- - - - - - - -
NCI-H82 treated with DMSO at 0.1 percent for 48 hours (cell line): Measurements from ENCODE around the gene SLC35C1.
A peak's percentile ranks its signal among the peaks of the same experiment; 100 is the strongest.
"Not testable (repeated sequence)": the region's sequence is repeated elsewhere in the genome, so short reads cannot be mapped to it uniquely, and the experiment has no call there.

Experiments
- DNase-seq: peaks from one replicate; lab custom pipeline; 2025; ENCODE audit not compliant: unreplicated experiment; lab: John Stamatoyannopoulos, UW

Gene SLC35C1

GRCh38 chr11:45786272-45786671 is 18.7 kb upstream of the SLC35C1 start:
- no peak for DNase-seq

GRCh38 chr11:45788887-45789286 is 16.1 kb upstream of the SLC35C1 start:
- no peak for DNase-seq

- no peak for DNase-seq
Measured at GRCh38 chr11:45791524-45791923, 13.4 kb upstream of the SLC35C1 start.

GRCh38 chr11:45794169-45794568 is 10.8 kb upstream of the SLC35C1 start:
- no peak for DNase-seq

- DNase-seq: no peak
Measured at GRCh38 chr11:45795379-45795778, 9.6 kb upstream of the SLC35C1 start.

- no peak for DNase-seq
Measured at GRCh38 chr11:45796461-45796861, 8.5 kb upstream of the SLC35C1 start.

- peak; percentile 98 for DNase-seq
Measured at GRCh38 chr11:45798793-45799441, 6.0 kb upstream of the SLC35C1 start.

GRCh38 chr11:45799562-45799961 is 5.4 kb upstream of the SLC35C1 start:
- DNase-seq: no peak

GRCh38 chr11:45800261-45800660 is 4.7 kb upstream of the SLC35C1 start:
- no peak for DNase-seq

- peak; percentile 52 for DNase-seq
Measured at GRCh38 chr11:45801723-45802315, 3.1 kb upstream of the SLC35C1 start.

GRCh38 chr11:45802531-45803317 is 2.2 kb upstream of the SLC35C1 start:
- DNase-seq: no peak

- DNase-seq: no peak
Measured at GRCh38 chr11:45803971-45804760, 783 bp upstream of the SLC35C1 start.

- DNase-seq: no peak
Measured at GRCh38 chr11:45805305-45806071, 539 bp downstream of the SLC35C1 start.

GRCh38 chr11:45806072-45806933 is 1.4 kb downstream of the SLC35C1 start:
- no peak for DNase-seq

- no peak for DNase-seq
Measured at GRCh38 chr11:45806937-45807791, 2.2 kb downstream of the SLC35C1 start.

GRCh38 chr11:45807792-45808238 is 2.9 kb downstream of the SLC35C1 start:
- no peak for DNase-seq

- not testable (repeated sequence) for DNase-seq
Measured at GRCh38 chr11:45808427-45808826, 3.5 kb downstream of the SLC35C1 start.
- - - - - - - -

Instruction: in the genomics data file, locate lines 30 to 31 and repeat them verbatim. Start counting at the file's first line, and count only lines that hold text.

Measured at GRCh38 chr11:45803971-45804760, 783 bp upstream of the SLC35C1 start.

- DNase-seq: no peak